wheat field

Head disease of wheat is one of the numerous challenges due to it’s ability to significantly impact wheat yield and quality. Exploring what causes these diseases, how to treat them, and the impact they have on overall production, will allow you to begin the process of creating effective management strategies to ensure a sustainable future in wheat production.


  • Look for white portions or sections of the head 18-21 days after the start of flowering.
  • Base of glumes often will have orange/pink spores at base.
  • Spores infect between flowering and soft dough.
  • The fungus can produce mycotoxins that reduce grain quality.
  • Spray FHB fungicide between flowering and 10 days after start of flowering.
  • Harvest fields early and dry to <15% moisture.


  • Dark purple to black hard fungal structures where kernels should be.
  • Dark fungal structures are present in grain after harvest.
  • Can reduce grain quality and yield, but rarely occurs.
  • Fungicide seed treatments and planting certified disease free seed greatly reduces disease risk.


  • The fungus can infect leaves, but foliar symptoms may be absent with symptoms on the head.
  • Look for purple lesions on the tip of the glume.
  • Stem is not affected.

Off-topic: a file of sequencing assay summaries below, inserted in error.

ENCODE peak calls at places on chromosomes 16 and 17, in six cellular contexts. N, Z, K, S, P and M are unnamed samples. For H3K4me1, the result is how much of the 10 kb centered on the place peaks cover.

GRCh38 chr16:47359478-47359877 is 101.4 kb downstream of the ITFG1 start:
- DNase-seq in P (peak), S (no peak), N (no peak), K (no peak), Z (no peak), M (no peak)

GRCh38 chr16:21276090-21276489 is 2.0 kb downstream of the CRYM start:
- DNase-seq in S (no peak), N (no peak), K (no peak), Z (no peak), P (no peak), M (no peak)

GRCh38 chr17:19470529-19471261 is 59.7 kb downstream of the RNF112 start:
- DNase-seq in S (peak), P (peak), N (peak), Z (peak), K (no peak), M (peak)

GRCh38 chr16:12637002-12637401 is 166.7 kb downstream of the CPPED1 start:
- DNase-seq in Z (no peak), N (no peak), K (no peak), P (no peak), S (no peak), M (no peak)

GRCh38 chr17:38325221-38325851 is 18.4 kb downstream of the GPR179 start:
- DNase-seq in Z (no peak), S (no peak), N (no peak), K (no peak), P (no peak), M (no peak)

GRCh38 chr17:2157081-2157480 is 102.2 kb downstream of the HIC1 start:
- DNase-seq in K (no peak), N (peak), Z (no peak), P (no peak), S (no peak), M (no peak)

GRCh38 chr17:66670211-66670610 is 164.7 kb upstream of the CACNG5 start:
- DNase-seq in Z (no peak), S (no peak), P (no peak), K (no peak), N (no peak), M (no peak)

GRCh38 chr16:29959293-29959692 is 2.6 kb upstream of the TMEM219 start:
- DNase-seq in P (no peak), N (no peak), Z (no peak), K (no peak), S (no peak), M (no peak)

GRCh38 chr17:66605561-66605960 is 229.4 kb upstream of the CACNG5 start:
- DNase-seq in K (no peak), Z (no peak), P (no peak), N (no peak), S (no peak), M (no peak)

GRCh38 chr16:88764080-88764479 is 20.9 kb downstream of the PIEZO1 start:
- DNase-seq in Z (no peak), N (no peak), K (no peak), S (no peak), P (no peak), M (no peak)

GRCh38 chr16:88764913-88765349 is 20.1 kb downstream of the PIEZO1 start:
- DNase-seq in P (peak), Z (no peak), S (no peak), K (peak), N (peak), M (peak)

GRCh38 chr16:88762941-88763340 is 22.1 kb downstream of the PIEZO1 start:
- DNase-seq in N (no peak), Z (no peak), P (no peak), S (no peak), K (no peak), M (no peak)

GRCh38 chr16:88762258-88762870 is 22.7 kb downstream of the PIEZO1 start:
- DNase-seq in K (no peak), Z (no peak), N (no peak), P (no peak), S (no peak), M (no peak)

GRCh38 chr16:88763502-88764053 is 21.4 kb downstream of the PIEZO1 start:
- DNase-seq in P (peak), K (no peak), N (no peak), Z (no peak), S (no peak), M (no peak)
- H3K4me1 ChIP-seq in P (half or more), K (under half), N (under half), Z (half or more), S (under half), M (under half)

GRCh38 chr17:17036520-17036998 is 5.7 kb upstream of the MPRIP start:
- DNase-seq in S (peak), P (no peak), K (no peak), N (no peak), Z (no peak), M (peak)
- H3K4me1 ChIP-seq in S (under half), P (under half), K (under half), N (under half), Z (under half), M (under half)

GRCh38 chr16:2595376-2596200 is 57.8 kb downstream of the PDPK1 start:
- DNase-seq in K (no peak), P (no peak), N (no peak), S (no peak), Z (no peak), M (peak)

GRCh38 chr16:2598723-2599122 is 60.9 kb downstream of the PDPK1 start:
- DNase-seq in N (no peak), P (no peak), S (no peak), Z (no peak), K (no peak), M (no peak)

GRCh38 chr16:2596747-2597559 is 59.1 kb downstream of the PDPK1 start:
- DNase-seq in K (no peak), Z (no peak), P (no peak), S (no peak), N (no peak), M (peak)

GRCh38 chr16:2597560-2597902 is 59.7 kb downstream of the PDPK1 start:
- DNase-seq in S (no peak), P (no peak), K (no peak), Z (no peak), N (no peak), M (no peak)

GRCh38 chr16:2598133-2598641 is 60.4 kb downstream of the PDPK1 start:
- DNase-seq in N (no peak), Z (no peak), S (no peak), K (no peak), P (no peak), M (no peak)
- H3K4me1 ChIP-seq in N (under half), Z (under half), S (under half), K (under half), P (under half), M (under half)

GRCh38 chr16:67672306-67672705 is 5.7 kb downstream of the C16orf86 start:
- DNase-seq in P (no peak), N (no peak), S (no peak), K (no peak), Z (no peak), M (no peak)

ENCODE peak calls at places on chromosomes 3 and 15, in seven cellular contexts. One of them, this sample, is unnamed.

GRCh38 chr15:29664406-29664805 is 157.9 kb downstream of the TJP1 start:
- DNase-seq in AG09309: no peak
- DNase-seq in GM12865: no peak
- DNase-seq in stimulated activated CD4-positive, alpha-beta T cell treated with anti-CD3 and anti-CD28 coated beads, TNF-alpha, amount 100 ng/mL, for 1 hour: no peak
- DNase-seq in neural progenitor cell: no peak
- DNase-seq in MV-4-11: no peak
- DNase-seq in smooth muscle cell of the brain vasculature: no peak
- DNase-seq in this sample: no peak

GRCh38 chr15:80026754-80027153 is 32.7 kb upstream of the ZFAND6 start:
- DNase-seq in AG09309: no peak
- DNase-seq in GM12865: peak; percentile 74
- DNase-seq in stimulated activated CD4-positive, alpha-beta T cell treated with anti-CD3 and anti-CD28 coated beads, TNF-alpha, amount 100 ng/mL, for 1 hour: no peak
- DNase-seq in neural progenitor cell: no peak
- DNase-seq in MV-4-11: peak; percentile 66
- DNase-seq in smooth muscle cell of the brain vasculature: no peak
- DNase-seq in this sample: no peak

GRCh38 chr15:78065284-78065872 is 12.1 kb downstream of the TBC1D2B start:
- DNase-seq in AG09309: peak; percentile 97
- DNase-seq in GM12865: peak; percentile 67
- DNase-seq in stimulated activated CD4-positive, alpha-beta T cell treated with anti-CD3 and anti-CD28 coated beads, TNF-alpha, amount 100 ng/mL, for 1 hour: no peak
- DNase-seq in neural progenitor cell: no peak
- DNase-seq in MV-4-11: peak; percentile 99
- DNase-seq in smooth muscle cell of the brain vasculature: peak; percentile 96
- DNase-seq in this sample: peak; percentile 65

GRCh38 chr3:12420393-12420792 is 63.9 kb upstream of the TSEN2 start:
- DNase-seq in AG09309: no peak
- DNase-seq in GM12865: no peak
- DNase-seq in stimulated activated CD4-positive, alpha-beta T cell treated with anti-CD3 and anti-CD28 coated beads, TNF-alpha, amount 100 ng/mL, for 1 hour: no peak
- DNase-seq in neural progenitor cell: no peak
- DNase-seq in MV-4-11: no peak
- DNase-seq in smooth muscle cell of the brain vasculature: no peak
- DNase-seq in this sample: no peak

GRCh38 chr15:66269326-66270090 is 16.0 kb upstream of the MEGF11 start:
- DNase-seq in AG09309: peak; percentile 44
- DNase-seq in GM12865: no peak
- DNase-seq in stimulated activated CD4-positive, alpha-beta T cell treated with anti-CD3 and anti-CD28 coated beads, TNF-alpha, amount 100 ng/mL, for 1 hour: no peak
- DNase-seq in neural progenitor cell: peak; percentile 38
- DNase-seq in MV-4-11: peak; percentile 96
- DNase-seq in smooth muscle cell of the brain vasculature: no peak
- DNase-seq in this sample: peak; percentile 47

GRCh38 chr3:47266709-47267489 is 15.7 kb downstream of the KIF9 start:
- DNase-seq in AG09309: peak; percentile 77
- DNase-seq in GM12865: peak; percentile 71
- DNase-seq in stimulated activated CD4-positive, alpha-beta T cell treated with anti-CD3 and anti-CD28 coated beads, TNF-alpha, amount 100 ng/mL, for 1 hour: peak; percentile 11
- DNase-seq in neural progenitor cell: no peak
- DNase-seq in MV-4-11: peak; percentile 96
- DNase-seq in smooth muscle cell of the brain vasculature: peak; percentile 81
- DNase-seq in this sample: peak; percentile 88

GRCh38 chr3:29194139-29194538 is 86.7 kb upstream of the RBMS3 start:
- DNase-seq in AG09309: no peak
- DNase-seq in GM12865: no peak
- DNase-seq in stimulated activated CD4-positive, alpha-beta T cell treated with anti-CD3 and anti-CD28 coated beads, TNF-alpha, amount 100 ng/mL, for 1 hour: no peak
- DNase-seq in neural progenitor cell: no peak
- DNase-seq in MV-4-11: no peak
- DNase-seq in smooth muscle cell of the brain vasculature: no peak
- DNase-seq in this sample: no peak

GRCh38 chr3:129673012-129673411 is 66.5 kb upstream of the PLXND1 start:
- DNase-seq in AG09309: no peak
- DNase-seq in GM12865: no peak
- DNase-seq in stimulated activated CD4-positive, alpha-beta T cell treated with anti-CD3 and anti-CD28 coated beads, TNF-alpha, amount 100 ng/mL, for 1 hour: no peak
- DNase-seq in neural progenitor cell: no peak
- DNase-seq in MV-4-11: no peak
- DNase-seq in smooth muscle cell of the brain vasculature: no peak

• FHB fungicide applications will control this disease.
  • Rotation, residue management, and variety selection also can help with disease.


  • Visible in mature fields that have sat in wet weather for many days.
  • Generalistic fungi grow superficially on senesced glumes and tissues, but do not impact grain.
  • Not yield limiting.
  • Presence indicates need for harvest soon.


  • Glumes are purple to brown.
  • Awns often also purple and discolored.
  • May observe streaks that run down glumes.
  • Stems may be discolored.
  • Not yield limiting.


  • Black powdery fungal spores completely replace grain in head.
  • Common in bin run wheat and volunteer wheat.
  • Using certified disease free seed and fungicide seed treatment greatly reduce likelihood of observing this disease

Images from this post are from KSU Extension. Information from this post are from GROWMARK, Inc. Agronomy Services.

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